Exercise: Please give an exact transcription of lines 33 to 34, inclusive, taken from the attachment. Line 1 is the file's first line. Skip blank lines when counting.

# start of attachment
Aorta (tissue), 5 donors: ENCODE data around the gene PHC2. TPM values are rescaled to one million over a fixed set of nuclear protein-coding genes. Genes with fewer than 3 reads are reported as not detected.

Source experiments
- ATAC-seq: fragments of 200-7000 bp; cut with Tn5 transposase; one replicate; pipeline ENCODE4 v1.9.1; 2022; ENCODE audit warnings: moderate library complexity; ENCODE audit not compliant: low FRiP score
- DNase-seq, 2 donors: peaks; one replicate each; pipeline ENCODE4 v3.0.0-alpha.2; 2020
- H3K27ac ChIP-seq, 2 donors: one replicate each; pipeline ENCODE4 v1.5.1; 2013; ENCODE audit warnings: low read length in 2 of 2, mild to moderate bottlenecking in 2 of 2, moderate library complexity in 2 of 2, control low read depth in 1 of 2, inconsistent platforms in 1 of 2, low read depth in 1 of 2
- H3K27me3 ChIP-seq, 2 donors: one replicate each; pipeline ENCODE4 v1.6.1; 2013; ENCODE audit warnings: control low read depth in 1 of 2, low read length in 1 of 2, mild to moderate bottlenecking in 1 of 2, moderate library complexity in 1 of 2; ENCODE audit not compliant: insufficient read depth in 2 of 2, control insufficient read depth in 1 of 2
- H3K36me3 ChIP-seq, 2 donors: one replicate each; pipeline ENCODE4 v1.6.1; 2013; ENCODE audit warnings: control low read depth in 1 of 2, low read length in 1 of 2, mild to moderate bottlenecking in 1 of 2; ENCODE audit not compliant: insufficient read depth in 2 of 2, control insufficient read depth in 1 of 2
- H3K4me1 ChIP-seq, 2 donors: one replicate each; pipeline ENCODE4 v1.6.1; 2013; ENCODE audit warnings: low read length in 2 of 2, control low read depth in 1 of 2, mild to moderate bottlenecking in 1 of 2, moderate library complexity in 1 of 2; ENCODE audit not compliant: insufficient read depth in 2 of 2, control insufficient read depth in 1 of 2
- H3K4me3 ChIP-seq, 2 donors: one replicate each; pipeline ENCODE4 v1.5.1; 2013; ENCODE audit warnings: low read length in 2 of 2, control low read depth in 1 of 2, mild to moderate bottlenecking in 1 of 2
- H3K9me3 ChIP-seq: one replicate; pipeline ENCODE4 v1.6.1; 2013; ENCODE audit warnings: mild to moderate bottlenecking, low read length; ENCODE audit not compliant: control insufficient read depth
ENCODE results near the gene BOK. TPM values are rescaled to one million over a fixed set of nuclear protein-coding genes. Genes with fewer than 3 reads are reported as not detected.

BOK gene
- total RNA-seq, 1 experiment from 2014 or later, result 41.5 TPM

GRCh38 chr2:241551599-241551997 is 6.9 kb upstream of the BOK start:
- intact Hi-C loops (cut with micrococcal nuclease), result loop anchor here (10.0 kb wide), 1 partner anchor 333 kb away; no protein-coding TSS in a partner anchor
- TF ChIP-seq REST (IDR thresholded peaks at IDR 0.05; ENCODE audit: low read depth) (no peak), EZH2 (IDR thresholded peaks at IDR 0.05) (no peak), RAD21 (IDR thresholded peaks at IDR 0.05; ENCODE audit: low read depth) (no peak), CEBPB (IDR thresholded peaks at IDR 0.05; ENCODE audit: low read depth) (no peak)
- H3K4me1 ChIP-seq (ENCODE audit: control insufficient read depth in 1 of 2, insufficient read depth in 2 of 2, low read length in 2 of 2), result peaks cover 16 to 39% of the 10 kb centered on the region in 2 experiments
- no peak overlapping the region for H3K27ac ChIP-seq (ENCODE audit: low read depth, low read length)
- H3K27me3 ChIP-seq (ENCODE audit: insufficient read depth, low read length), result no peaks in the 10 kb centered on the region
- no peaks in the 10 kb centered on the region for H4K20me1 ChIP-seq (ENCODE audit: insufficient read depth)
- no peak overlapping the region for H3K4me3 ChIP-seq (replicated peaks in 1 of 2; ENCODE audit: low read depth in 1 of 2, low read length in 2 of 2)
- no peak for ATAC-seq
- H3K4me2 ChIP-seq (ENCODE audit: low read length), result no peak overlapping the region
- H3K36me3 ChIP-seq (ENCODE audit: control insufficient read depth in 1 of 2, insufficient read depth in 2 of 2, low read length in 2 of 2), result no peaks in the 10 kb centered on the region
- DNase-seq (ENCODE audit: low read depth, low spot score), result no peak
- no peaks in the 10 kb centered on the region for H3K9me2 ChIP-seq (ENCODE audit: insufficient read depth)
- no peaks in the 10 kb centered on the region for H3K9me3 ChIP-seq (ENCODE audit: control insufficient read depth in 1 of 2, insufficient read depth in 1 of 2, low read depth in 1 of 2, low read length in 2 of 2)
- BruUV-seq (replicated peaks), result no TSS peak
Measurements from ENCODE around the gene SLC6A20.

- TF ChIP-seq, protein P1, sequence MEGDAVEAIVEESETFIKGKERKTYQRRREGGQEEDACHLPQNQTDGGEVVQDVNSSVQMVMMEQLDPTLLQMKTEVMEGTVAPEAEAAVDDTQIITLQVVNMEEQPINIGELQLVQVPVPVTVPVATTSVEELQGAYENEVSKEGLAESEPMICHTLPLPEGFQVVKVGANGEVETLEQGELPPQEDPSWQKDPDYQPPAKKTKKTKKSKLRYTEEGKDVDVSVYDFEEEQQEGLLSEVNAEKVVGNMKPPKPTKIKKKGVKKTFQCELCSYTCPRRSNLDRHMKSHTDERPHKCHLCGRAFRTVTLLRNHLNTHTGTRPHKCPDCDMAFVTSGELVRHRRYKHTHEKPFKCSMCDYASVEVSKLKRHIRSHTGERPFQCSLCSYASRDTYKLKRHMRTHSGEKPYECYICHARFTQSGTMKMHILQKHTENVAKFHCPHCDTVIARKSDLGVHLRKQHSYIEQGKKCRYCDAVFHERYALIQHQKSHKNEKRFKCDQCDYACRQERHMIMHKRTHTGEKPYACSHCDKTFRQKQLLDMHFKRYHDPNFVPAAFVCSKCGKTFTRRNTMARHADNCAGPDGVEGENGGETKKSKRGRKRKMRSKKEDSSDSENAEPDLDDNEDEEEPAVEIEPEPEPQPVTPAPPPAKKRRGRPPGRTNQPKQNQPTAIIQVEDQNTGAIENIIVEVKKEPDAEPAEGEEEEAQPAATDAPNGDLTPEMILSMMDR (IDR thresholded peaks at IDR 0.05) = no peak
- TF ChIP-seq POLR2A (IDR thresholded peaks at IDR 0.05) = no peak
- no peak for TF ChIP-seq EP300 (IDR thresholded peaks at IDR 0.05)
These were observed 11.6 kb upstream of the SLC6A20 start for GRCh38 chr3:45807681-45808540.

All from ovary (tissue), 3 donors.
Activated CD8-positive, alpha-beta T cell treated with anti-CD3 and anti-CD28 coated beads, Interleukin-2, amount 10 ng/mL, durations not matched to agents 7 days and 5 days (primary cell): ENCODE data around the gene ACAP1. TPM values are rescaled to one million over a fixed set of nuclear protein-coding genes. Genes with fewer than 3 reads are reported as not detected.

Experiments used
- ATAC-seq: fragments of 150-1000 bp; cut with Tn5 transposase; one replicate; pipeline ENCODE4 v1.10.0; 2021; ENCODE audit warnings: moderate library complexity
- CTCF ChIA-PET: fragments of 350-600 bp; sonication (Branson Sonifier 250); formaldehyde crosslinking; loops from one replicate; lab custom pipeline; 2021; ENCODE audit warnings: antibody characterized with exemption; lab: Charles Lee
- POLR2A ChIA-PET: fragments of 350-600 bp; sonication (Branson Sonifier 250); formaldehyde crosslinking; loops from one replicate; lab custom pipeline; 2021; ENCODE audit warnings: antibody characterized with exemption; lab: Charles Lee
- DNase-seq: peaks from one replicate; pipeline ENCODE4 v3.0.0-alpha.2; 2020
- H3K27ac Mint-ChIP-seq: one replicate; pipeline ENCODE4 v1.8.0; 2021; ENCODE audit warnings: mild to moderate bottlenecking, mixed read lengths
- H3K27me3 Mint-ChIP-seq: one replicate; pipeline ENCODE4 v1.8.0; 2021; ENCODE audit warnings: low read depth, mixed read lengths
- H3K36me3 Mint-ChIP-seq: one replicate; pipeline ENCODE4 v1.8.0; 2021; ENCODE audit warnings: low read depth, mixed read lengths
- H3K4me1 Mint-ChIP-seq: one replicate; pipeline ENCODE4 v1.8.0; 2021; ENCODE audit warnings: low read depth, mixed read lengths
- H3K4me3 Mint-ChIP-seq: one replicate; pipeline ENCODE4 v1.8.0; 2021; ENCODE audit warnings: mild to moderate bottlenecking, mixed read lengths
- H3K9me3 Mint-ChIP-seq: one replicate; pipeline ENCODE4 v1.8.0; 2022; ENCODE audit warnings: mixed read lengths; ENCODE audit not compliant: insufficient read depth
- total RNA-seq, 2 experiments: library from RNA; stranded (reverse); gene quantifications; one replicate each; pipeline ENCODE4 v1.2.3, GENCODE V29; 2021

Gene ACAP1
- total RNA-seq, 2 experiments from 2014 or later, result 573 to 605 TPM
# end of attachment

These were observed 11.6 kb upstream of the SLC6A20 start for GRCh38 chr3:45807681-45808540.

All from ovary (tissue), 3 donors.